Kids that struggle with decoding, fluency, comprehension, and other
language skills often find electronic readers invaluable. The built-in
dictionary, thesaurus, and study support enable students to obtain
definitions and synonyms online, highlight important text, and even
extract text to create an outline or summary with voice and text notes.
Embedded scanning allows printed text to be converted to audio, which is
then read to the student.
The voice quality of text readers has improved dramatically, sounding
almost human, and students are able to select from several voice
options as well as adjust speed and phrasing. Portable electronic
readers, which can scan text on demand—for instance, a restaurant menu—
are also available. Although not a replacement for explicit reading
instruction, research suggests that these devices may improve fluency
through repeated exposure to the same words.
Students can also gain access to course content through videos,
widely available online and via DVDs. This medium is very powerful for
many students with learning differences—particularly those who struggle
with language, as it helps them to map words and concepts with the
visual images they see.
Electronic Readers To Consider
Help for Writing
A wide array of solutions are available for students who struggle
with all facets of writing, including spelling, letter formation, and
organization. Portable word processors, spelling/grammar checkers, and
sentence expansion software have become commonplace. Word prediction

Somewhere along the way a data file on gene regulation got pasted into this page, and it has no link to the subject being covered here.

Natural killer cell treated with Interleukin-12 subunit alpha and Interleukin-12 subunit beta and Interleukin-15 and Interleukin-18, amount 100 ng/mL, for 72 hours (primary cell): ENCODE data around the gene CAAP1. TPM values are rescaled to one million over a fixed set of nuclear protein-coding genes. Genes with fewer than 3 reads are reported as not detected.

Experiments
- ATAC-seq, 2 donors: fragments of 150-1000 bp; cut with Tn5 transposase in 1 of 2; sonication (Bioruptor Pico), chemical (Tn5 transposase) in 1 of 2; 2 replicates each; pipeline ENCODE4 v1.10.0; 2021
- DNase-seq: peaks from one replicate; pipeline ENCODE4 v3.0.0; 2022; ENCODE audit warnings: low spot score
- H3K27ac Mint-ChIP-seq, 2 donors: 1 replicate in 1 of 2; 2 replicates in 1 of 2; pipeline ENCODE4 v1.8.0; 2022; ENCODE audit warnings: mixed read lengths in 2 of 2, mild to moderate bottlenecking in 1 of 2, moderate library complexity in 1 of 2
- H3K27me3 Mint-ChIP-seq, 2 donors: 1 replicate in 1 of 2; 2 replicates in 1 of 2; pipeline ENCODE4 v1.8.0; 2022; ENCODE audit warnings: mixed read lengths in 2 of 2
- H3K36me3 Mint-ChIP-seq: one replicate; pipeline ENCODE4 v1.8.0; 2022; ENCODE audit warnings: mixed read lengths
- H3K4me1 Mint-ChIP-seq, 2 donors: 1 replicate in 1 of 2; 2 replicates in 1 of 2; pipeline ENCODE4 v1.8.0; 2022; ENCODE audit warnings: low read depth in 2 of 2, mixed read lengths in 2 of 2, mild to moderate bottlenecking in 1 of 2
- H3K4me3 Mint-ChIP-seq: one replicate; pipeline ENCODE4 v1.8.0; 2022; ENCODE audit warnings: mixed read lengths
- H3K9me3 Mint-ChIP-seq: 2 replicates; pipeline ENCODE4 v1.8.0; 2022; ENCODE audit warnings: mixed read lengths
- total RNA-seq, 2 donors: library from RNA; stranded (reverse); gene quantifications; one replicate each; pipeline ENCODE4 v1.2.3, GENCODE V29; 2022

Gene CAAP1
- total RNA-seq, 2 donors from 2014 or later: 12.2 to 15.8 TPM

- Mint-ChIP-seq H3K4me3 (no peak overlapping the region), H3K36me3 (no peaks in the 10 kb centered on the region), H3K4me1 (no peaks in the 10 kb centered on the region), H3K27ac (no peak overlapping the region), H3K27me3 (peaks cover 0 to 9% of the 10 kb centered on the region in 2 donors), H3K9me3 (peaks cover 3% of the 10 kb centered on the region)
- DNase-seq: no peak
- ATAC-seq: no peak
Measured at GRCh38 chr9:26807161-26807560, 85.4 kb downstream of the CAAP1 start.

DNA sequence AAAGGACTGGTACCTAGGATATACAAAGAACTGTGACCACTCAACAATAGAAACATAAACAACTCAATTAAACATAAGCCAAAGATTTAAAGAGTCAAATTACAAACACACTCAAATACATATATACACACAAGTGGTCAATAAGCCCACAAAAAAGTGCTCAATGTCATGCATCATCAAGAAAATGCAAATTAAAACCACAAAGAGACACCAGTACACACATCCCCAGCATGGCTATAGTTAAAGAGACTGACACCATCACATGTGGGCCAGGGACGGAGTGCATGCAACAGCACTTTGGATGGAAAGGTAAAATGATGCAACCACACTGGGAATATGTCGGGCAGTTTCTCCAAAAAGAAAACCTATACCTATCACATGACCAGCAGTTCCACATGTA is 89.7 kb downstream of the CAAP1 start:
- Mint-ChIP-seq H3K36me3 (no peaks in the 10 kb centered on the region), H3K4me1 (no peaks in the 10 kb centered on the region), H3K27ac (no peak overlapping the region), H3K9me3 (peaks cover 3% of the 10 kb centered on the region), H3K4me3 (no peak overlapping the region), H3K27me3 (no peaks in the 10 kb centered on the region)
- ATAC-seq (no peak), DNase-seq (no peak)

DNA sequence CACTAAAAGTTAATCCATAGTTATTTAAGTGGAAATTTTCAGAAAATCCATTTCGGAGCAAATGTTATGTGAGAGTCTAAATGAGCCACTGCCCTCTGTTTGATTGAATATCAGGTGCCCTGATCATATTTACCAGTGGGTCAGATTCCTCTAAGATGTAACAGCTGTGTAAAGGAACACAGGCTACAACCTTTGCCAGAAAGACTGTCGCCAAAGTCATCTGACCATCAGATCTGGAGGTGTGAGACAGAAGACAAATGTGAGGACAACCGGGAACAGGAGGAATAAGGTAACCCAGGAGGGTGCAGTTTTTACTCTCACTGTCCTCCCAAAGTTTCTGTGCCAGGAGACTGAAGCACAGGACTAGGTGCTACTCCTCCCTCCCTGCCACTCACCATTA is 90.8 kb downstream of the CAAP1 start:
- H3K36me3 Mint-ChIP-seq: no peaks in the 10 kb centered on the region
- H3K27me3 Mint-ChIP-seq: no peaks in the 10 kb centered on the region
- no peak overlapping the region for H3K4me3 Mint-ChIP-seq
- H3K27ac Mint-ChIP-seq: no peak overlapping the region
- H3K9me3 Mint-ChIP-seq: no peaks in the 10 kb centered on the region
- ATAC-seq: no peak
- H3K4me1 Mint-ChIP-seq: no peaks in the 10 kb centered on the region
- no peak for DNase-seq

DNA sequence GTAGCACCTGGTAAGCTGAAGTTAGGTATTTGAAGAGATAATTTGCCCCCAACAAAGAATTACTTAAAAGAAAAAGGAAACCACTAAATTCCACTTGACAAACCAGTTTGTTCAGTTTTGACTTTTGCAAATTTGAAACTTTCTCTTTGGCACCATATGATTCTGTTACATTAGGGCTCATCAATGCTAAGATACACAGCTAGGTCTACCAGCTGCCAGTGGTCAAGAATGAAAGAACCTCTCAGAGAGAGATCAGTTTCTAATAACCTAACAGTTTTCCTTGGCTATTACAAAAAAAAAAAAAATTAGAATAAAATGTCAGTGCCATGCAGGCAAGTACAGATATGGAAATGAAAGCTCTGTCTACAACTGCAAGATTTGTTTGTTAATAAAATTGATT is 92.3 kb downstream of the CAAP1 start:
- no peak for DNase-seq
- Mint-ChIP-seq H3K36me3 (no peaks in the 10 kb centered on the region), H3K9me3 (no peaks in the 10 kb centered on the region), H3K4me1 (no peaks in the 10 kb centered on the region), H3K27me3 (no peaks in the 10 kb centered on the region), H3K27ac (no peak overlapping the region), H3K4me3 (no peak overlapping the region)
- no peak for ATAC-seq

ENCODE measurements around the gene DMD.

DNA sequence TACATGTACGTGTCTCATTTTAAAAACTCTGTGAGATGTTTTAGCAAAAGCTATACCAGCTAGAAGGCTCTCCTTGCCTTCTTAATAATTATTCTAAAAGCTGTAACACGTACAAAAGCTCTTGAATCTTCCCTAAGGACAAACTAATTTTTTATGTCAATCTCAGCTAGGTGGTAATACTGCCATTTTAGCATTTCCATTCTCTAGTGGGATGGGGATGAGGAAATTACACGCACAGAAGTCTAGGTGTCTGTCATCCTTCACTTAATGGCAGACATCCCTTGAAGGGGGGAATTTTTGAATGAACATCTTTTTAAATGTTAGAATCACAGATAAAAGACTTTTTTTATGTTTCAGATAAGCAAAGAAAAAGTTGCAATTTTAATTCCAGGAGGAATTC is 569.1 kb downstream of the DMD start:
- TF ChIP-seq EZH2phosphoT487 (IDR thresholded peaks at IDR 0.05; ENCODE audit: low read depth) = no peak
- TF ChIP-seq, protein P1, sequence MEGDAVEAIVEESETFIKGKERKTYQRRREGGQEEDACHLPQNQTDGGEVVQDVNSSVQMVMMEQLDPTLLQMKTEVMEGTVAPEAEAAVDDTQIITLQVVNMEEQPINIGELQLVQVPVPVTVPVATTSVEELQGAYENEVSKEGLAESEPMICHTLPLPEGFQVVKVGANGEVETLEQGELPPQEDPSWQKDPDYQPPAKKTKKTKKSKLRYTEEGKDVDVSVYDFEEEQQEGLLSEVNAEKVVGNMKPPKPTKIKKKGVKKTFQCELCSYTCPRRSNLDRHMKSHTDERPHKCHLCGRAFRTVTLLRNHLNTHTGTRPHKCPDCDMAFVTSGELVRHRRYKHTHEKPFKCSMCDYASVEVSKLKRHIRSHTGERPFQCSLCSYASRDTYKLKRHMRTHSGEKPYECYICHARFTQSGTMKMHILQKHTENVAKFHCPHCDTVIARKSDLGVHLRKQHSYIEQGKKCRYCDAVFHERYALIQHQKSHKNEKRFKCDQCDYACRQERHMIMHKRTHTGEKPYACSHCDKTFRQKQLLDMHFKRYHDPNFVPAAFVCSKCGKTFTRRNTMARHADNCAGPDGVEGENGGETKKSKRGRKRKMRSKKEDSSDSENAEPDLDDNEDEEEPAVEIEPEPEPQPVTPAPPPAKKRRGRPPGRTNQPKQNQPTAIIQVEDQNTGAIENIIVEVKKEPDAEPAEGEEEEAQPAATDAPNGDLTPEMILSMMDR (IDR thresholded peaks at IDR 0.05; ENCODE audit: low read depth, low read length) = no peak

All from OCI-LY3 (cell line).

software also is a powerful tool, providing increasingly refined
“guesses” at words as additional letters are entered. (A limitation of
this type of software is that typically the second or third letter in
words is a vowel, which tends to be problematic for students who
struggle with spelling). Graphic organizers help students to order
information in coherent passages, even when entered non-sequentially.
The latest and most rapidly expanding technology for struggling
writers is speech recognition software, which converts language into
printed text. In newer versions, speech detection accuracy is nearly
perfect for students who receive appropriate training and have the right
equipment. As a positive side benefit, students that become accustomed
to dictating specific punctuation often grow more attuned to grammatical
concepts in general. Software even exists for “reading” the text in
PowerPoint presentations, enabling students who struggle with reading to
add their own bullets.
Many of these technologies can be used individually, but they are
often more powerful in combination (e.g. word prediction software
coupled with speech recognition software). They are also becoming
increasingly portable, with speech-to-text software and other
functionality now available on many standard smartphones and laptops.
Writing Technologies To Consider